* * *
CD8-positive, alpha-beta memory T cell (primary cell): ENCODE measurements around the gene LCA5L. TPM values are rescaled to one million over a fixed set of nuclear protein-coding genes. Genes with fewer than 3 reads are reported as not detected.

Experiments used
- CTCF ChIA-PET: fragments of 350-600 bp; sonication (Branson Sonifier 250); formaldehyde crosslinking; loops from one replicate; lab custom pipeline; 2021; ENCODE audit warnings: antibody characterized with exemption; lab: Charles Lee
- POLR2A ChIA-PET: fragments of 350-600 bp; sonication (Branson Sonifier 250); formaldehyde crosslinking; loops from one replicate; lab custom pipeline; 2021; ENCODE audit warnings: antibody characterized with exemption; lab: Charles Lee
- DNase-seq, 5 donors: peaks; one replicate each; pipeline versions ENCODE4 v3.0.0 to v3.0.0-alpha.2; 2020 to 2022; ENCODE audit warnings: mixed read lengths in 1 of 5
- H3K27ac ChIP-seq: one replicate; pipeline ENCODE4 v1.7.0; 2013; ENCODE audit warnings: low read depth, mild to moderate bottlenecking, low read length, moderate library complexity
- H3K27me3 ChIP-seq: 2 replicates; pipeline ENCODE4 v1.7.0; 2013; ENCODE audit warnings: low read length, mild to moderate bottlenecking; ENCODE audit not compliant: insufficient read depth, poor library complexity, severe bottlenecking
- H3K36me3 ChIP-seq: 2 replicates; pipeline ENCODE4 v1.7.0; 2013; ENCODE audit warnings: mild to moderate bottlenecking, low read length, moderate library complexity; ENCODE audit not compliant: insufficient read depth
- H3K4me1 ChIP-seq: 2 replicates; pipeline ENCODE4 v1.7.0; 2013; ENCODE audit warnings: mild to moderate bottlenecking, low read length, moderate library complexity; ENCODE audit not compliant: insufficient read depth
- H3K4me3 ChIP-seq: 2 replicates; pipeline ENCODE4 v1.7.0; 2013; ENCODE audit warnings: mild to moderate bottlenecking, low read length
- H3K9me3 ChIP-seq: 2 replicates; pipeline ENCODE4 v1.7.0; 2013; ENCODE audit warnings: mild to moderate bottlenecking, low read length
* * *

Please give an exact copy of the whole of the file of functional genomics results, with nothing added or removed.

CD8-positive, alpha-beta memory T cell (primary cell): ENCODE measurements around the gene LCA5L. TPM values are rescaled to one million over a fixed set of nuclear protein-coding genes. Genes with fewer than 3 reads are reported as not detected.

Experiments used
- CTCF ChIA-PET: fragments of 350-600 bp; sonication (Branson Sonifier 250); formaldehyde crosslinking; loops from one replicate; lab custom pipeline; 2021; ENCODE audit warnings: antibody characterized with exemption; lab: Charles Lee
- POLR2A ChIA-PET: fragments of 350-600 bp; sonication (Branson Sonifier 250); formaldehyde crosslinking; loops from one replicate; lab custom pipeline; 2021; ENCODE audit warnings: antibody characterized with exemption; lab: Charles Lee
- DNase-seq, 5 donors: peaks; one replicate each; pipeline versions ENCODE4 v3.0.0 to v3.0.0-alpha.2; 2020 to 2022; ENCODE audit warnings: mixed read lengths in 1 of 5
- H3K27ac ChIP-seq: one replicate; pipeline ENCODE4 v1.7.0; 2013; ENCODE audit warnings: low read depth, mild to moderate bottlenecking, low read length, moderate library complexity
- H3K27me3 ChIP-seq: 2 replicates; pipeline ENCODE4 v1.7.0; 2013; ENCODE audit warnings: low read length, mild to moderate bottlenecking; ENCODE audit not compliant: insufficient read depth, poor library complexity, severe bottlenecking
- H3K36me3 ChIP-seq: 2 replicates; pipeline ENCODE4 v1.7.0; 2013; ENCODE audit warnings: mild to moderate bottlenecking, low read length, moderate library complexity; ENCODE audit not compliant: insufficient read depth
- H3K4me1 ChIP-seq: 2 replicates; pipeline ENCODE4 v1.7.0; 2013; ENCODE audit warnings: mild to moderate bottlenecking, low read length, moderate library complexity; ENCODE audit not compliant: insufficient read depth
- H3K4me3 ChIP-seq: 2 replicates; pipeline ENCODE4 v1.7.0; 2013; ENCODE audit warnings: mild to moderate bottlenecking, low read length
- H3K9me3 ChIP-seq: 2 replicates; pipeline ENCODE4 v1.7.0; 2013; ENCODE audit warnings: mild to moderate bottlenecking, low read length